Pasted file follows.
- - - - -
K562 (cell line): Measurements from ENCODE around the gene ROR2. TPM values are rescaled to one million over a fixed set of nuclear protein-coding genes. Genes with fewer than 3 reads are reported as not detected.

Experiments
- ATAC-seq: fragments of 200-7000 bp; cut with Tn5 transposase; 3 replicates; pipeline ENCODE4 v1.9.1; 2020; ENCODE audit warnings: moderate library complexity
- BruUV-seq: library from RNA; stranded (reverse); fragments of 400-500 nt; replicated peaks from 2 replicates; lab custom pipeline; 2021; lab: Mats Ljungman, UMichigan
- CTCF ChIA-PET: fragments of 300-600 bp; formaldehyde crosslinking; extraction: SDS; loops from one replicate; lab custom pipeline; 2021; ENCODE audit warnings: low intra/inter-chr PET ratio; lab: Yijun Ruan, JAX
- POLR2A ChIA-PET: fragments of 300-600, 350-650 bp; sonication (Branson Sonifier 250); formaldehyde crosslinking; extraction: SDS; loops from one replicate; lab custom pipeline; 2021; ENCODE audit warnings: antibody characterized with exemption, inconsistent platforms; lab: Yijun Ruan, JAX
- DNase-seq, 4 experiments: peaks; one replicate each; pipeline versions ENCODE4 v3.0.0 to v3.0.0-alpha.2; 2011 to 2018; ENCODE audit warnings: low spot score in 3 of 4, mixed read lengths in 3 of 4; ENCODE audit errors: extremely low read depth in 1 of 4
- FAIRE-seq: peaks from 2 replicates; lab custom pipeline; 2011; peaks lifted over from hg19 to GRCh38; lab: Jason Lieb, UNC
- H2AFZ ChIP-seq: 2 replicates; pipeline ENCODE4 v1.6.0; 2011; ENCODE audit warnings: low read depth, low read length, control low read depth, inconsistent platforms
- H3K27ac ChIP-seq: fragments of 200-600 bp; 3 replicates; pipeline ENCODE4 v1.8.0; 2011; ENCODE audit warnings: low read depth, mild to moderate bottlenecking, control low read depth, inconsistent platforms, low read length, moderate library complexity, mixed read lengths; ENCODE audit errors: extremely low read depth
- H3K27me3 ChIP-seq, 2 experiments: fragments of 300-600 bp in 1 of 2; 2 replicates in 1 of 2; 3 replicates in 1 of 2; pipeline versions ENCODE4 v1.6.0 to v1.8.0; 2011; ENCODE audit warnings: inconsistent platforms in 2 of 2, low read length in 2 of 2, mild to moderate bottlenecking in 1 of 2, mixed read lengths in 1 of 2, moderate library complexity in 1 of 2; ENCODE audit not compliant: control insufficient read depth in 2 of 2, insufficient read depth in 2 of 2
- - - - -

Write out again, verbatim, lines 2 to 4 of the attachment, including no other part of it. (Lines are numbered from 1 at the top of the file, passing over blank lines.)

Experiments
- ATAC-seq: fragments of 200-7000 bp; cut with Tn5 transposase; 3 replicates; pipeline ENCODE4 v1.9.1; 2020; ENCODE audit warnings: moderate library complexity
- BruUV-seq: library from RNA; stranded (reverse); fragments of 400-500 nt; replicated peaks from 2 replicates; lab custom pipeline; 2021; lab: Mats Ljungman, UMichigan